Me and Jan went to Paris for the 1st time the other week. Man, what a great city. It was only for a few days, but I really enjoyed myself.
I was a wee bit apprehensive, as we don't speak much french; I heard Parisians are a bit aloof and can be a bit offish if you can't parley the lingo. Nothing could have been further from the truth, Parisians were very helpful and pleasant to me and Jan, and they made the effort to try and understand our poor attempts to communicate. Une café est une croissant se vous plais, and, deux birres por favour madame, were about it for me. Still, they put up with this idiot and set me right (sympathetic looks aside).
We did all the touristy things: the Louvre, Eiffel Tower all that sort of stuff. Eating out is a great passtime of ours (if heaven doesn't have great cafés and restaurants I don't want to go). It seems in Paris eating out can be good but very expensive; poor and very expensive; cheap and skwidgey bottom time or, relatively inexpensive and excellent. We were lucky to find the latter 3 nights in a row.
It turned out that the hotel we booked over the internet was in the red light district of Pigalle where the Moulin Rouge is. It was obvious who was doing what, with which and to whom, so except for the signs on the bars nobody accosted us or was in our faces about it therefore it was quite a lively and interesting place. The red light area seemed to peter out just around where our hotel was situated and walking south away from Place Pigalle towards Trinity things seemed to get better.
As it was when we first arrived at Pigalle Metro there, surrounded by sleazy strip joints (which I have to admit took me a while to notice), was a great looking seafood restuarant called Café Leon, which had a reasonably priced menu. We decided that it was close enough to our hotel for us to come back later and eat and we could work out our plan for that evening and next day.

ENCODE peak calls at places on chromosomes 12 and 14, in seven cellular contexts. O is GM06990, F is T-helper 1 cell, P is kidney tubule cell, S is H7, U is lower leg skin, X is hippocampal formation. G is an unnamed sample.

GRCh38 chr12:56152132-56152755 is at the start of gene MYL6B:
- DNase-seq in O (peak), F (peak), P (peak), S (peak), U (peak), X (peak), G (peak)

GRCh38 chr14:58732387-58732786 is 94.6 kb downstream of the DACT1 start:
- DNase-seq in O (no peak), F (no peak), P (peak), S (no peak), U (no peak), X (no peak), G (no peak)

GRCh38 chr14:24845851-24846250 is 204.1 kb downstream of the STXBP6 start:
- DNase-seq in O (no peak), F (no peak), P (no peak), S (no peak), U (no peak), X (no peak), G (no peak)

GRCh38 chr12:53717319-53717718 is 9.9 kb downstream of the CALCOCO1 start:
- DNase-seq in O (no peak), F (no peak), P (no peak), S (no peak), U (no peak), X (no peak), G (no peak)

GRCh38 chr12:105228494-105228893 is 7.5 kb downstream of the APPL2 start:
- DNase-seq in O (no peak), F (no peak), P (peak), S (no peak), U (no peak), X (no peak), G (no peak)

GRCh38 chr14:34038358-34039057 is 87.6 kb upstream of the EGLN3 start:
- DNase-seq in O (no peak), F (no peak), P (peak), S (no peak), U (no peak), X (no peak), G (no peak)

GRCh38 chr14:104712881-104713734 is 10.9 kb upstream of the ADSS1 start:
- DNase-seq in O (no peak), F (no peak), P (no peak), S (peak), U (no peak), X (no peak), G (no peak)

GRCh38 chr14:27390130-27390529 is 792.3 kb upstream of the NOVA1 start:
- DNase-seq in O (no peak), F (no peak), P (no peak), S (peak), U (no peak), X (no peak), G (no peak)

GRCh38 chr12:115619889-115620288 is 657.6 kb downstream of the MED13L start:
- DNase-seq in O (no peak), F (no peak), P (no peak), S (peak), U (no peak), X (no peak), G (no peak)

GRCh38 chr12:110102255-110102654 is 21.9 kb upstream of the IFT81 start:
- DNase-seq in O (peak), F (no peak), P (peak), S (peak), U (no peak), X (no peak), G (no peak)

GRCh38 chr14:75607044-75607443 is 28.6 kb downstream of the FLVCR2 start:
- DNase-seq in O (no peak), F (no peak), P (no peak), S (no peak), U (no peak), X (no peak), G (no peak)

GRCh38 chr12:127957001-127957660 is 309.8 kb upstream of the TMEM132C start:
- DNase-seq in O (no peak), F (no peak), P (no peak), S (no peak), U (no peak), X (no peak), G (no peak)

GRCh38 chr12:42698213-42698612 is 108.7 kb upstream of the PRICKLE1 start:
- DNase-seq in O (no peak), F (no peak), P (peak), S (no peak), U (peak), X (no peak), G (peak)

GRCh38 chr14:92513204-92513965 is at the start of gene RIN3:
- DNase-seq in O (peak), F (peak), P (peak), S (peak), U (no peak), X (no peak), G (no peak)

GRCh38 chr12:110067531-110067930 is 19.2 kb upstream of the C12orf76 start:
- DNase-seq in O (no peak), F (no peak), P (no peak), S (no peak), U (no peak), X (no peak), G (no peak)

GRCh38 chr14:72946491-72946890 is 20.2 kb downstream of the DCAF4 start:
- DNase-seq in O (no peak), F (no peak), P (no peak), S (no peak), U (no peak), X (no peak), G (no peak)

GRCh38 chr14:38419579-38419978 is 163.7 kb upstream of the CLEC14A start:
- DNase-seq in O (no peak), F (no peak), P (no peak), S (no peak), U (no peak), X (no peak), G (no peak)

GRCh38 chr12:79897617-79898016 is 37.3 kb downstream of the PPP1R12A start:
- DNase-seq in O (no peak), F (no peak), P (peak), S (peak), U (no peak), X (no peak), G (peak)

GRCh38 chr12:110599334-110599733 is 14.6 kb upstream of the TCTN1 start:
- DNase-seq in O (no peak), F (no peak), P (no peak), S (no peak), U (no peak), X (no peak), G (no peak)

I had the salmon and vegetables which was pretty good, not brillant, but pretty good. I must say though, the sweet was excellent: fresh pineapple with coconut sorbet and a red fruit coulli the taste of which was out of this world. The service was very good; friendly and quick.
The next evening, still in Pigalle but nearer Montmarte, we went to a sushi restaurant as that was what Jan fancied. To be honest it didn't look much from the outside, not very inviting, and I wasn't looking forward to it. Walking through the door, however, was pleasantly surprising. Outside Pigalle, inside a small piece of Japan. We both had sushi, mine had a really nice mackerel sushi. I was watching Rick Stein the tv seafood chef on telly the other day waxing lyrical about mackerel sushi (discovered it already mate!). Again the service was attentive, friendly and quick. The Maitre D was as attentive when we left as when we came in and she shook our hands thanking us and welcoming us back.
For our last evening we decided we would go somewhere really nice and have a good slap-up meal as it was close to our anniversary. We had spotted the Deux Théatres restaurant down the road from our hotel which had a good menu for 33 euros including wine, but we decided against it as it was in the kind of seedy end of town and we wanted something a bit special.
On the Friday we were looking at the restaurant guide in the Penguin book on Paris to try and pick one when we came across Deux Théatres again and the book gave it a great write-up. Well, it was just two minutes for the hotel so we decided that when we got back to Pigalle we would go along and book a table.